Crabapples, black cherry and flowering plum attract many bee species and other pollinators in late April- May, including Osmia spp. like the red mason bee, Osmia bicornis. Cornus mas, Cornelian cherry, is a small tree or large shrub that blooms in late winter or early spring. Clusters of small yellow flowers appear before the leaves. Andrena bees, native specialist pollinators, visit these flowers.

Cornus mas

Dandelions and dead nettles, while considered weeds in a lawn, attract many spring pollinator species and a few in a lawn should not be the end of the world…

Bumblebee on dead nettle

Japanese andromeda, Pieris japonica, is a non-native evergreen shrub that can bloom from March- June, depending upon the cultivar. Flowers are white or shades of red and resemble the urnlike tubular flowers of blueberry.

Japanese Andromeda

Bloodroot is a low growing native perennial that can bloom in April. Many bees, especially Megachile spp. and Coletes spp. visit flowers of this open woodland species. There are many other native perennials that have early blooms that support bees. Including Solomon’s seal, Geranium maculatum (cranesbill), and columbine that are all shade tolerant.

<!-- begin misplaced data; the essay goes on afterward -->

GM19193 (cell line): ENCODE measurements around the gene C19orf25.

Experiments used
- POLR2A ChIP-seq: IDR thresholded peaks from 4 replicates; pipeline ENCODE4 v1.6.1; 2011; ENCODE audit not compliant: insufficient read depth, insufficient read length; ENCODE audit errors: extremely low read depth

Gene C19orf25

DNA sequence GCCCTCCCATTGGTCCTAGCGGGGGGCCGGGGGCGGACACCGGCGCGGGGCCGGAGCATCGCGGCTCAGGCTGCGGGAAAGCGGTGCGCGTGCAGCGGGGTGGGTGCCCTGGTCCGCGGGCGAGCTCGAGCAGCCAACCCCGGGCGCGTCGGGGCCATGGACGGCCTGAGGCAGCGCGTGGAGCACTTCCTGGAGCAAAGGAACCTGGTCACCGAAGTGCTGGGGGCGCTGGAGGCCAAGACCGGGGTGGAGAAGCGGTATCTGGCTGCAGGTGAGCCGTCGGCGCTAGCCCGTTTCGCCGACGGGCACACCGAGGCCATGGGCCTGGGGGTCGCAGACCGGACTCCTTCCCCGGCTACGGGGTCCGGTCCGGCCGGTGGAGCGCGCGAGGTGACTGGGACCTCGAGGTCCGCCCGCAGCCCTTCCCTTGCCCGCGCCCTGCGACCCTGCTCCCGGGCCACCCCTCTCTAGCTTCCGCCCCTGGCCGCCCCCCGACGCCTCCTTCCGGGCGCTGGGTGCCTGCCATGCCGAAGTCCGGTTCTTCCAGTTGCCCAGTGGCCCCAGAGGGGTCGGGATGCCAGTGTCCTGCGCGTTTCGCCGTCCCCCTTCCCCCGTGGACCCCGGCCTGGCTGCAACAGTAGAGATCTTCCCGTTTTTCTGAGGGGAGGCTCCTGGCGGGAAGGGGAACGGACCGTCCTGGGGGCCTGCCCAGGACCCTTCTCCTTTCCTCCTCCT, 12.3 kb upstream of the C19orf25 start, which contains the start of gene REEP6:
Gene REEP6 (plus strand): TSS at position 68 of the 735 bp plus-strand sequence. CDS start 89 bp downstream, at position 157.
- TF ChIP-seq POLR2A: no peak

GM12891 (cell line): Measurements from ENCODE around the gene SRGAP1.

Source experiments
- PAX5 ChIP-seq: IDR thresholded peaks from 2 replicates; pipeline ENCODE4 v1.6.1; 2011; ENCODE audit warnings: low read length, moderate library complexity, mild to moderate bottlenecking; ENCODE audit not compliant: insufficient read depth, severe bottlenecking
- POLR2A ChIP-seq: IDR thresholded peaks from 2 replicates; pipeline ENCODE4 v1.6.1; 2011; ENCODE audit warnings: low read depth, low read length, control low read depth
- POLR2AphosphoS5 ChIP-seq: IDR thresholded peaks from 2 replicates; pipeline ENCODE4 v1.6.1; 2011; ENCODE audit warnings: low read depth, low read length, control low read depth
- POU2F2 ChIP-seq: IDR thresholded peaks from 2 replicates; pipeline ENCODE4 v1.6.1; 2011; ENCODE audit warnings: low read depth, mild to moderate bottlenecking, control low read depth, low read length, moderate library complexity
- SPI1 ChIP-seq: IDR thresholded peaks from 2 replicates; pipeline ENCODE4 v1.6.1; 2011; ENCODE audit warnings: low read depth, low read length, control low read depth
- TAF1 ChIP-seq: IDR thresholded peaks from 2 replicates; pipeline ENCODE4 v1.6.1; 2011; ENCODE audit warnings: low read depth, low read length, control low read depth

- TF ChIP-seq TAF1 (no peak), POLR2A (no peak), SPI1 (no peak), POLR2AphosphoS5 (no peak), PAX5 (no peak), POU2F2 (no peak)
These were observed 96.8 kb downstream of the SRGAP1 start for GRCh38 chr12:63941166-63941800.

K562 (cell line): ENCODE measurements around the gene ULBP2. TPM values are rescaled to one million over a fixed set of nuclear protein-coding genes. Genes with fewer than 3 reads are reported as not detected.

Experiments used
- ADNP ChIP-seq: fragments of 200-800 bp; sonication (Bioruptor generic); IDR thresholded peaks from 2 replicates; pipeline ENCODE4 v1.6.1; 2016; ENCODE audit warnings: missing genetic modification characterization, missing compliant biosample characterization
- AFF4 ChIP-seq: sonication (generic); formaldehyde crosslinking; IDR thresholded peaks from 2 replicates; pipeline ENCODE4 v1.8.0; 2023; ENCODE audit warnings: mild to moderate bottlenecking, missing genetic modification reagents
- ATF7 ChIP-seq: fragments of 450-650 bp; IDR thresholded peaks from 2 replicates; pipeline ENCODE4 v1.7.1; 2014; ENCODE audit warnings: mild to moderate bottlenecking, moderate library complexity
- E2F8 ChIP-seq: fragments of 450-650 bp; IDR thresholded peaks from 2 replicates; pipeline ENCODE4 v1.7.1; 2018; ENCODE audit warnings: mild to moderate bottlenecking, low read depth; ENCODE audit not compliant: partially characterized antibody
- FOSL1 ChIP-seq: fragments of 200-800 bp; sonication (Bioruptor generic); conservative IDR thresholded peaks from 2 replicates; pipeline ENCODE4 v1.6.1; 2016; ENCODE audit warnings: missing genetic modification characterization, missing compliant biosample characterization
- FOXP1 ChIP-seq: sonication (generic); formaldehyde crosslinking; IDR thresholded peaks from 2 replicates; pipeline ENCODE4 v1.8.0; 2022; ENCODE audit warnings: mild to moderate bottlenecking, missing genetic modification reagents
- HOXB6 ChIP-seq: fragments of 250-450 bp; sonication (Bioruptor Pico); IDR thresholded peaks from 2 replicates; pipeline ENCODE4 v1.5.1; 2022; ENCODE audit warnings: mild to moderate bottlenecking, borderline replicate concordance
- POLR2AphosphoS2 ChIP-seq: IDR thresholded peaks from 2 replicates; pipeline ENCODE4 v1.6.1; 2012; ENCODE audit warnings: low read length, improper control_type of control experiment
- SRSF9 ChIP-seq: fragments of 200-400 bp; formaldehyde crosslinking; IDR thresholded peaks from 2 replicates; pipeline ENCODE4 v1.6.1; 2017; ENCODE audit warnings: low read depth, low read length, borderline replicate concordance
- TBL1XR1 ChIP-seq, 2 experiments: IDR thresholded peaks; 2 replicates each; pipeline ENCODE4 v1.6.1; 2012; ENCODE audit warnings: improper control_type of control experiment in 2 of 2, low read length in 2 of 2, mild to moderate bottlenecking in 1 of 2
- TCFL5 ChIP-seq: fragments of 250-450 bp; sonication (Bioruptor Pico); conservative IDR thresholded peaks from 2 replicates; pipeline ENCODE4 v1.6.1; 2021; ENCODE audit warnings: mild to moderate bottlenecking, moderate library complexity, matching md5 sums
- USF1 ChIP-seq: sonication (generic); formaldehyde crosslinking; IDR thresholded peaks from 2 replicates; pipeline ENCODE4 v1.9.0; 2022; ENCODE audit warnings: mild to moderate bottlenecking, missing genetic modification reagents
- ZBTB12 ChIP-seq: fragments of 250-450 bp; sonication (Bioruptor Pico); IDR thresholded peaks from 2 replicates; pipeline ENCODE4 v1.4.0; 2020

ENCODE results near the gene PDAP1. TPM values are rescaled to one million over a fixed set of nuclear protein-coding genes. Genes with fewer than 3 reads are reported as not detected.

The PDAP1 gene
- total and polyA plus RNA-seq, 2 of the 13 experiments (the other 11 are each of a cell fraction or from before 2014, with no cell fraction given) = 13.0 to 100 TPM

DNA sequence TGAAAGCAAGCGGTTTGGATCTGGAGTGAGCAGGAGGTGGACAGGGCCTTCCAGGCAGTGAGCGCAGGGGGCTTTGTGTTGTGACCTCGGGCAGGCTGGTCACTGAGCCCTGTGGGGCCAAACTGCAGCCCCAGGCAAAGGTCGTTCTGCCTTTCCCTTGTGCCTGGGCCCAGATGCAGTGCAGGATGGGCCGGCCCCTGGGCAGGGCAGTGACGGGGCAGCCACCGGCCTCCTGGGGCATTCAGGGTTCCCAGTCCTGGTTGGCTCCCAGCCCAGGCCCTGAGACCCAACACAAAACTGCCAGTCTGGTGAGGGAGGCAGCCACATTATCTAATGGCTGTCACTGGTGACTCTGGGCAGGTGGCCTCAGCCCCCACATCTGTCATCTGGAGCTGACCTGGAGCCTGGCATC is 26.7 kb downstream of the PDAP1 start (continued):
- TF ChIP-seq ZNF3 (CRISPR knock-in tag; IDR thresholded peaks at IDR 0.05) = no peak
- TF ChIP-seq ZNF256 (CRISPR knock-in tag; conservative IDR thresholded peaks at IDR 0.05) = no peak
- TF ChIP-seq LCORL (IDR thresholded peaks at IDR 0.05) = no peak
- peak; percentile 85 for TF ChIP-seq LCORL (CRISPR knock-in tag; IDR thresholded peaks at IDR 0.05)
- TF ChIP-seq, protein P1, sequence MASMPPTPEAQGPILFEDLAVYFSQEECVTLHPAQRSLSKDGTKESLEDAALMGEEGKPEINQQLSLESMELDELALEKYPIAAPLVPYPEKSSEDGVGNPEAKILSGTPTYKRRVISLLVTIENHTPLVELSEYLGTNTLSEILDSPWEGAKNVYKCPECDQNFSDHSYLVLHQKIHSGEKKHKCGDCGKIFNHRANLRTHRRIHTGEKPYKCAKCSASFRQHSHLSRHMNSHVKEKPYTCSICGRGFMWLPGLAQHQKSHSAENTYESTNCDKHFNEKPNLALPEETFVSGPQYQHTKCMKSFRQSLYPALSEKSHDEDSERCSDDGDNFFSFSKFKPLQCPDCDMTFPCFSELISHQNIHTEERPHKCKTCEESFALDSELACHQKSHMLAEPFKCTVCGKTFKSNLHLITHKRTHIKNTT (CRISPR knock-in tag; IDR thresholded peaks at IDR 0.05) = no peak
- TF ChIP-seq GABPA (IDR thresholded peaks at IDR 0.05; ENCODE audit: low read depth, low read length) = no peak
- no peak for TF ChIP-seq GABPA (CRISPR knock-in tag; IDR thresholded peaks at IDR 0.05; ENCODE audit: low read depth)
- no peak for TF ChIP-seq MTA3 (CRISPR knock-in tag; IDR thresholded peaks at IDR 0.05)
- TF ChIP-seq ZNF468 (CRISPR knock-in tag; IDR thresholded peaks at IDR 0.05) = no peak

Native bloodroot
Solomon’s seal attracts bumblebees and hummingbirds

Cornus florida, the native flowering dogwood tree blooms usually by mid-May. The native dogwood has white flowers and an open, layered form in forest understories, while cultivars may have pink to red flowers and various sizes and growth habits. Red maples are among the earliest maples to flower and bees will visit the flowers readily.

Flowering dogwood ‘Cheyenne Brave’
Red maple flower

There are many more plants that will support bees in the landscape whether natural or cultivated.  Consider planting a few of these, if you have the room and a desire for a little splash of color in the spring garden. I wonder if Ray Bradbury was right, when he wrote in “Dandelion Wine”-  “Bees do have a smell, you know, and if they don’t they should, for their feet are dusted with spices from a million flowers.”?

Native columbine and Geranium Maculatum along a country road
Carpenter bee on native redbud

Pamm Cooper

A list of good plants for spring pollinators: